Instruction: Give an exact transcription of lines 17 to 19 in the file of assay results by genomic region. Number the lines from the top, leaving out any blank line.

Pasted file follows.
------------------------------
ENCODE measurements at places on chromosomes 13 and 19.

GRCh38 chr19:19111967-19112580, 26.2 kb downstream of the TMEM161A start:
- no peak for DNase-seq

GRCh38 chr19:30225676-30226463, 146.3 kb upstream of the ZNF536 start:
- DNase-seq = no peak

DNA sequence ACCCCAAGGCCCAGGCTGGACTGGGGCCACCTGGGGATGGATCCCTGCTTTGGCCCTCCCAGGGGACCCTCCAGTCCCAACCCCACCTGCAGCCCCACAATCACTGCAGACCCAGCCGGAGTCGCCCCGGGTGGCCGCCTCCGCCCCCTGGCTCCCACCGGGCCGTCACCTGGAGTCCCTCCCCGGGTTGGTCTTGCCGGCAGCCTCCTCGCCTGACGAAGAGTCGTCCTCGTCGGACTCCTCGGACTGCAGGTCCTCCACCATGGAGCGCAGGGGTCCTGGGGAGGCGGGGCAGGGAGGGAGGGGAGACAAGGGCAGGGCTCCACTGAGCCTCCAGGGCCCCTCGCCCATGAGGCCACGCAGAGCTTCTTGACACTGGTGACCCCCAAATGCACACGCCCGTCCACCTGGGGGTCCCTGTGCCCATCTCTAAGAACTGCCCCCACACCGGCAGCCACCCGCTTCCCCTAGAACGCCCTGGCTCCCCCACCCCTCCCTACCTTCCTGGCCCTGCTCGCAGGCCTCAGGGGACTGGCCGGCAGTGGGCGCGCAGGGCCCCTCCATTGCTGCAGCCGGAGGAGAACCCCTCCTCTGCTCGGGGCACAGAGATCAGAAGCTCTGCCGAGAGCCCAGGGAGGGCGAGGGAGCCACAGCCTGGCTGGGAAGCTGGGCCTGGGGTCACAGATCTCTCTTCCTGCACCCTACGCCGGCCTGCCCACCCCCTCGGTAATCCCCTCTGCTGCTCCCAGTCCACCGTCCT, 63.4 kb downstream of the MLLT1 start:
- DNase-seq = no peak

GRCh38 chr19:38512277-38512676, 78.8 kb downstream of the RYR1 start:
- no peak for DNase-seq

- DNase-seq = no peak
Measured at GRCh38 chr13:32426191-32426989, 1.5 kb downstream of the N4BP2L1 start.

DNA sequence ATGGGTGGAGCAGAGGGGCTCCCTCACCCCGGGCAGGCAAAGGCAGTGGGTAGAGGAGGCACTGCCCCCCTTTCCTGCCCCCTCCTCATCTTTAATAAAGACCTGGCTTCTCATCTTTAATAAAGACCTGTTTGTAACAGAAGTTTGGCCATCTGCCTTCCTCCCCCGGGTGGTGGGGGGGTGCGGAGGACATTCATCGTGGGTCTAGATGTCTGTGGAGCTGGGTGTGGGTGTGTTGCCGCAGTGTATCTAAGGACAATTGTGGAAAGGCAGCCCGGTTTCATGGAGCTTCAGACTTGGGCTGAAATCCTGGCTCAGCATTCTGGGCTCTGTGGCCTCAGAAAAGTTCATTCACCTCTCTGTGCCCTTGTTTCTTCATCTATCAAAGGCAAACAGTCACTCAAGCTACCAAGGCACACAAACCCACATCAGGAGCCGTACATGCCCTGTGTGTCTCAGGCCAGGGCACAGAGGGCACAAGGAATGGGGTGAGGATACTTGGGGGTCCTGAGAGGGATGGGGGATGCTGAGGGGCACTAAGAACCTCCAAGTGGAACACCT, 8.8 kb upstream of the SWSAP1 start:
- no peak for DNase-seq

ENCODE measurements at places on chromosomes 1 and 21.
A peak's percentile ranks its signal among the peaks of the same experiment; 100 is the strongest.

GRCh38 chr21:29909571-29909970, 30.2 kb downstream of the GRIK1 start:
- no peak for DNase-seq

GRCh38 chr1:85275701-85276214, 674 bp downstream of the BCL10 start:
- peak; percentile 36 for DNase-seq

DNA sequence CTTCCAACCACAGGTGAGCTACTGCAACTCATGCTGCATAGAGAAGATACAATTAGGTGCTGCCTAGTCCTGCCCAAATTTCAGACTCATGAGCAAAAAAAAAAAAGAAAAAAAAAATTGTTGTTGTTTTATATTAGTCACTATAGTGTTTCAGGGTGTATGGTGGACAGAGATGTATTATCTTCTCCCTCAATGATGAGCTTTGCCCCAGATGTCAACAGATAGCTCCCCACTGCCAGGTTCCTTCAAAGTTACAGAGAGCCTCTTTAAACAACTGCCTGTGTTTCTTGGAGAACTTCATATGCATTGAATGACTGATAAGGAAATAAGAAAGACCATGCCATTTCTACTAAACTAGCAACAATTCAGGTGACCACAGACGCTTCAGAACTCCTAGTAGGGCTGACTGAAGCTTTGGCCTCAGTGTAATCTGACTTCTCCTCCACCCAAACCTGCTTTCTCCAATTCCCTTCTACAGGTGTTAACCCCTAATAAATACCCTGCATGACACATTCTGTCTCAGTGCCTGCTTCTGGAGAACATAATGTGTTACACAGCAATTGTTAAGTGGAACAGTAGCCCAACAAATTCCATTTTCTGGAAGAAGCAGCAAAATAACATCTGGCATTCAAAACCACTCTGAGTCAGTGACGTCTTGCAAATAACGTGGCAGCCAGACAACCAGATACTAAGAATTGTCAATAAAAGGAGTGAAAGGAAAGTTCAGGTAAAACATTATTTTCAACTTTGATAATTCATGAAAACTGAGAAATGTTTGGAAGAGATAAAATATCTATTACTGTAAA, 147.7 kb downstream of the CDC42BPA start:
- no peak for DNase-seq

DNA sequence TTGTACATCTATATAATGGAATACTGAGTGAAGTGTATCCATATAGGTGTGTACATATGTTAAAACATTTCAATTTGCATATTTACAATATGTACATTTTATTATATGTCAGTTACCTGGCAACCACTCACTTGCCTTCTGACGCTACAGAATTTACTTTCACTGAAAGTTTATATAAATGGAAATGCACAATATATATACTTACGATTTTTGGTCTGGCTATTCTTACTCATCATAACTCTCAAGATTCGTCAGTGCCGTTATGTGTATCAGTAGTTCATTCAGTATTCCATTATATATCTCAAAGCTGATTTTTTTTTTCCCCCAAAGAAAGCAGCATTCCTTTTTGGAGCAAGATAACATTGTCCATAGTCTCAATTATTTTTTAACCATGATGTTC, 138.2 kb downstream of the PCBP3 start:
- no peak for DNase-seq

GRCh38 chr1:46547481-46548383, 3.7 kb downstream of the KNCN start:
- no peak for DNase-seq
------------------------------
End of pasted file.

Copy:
- no peak for DNase-seq

GRCh38 chr1:85275701-85276214, 674 bp downstream of the BCL10 start:
- peak; percentile 36 for DNase-seq